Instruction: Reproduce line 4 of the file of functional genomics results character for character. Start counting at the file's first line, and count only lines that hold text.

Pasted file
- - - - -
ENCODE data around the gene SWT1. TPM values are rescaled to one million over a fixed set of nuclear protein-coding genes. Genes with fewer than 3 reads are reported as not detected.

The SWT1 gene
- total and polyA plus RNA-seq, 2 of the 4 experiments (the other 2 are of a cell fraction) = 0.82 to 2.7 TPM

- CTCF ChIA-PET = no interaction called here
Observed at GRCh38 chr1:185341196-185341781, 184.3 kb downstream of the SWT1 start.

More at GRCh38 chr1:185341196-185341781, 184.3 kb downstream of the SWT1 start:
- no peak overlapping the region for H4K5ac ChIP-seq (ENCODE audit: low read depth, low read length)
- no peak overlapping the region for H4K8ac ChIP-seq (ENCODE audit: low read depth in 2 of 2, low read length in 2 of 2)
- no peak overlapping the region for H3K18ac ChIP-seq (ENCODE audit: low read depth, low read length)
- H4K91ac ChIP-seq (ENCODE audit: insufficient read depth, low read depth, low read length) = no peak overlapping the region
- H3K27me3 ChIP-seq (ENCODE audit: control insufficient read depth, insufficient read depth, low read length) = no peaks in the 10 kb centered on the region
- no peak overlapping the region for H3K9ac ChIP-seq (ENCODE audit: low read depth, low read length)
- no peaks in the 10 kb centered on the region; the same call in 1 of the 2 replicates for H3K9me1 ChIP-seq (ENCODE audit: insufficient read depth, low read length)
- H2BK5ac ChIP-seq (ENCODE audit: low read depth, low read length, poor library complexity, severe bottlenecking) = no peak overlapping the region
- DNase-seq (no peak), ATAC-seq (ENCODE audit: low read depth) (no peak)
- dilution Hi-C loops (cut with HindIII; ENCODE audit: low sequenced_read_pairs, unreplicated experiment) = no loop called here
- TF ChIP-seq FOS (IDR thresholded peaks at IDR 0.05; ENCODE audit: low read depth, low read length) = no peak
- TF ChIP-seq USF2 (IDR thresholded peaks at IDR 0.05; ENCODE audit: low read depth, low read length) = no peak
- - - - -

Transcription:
- CTCF ChIA-PET = no interaction called here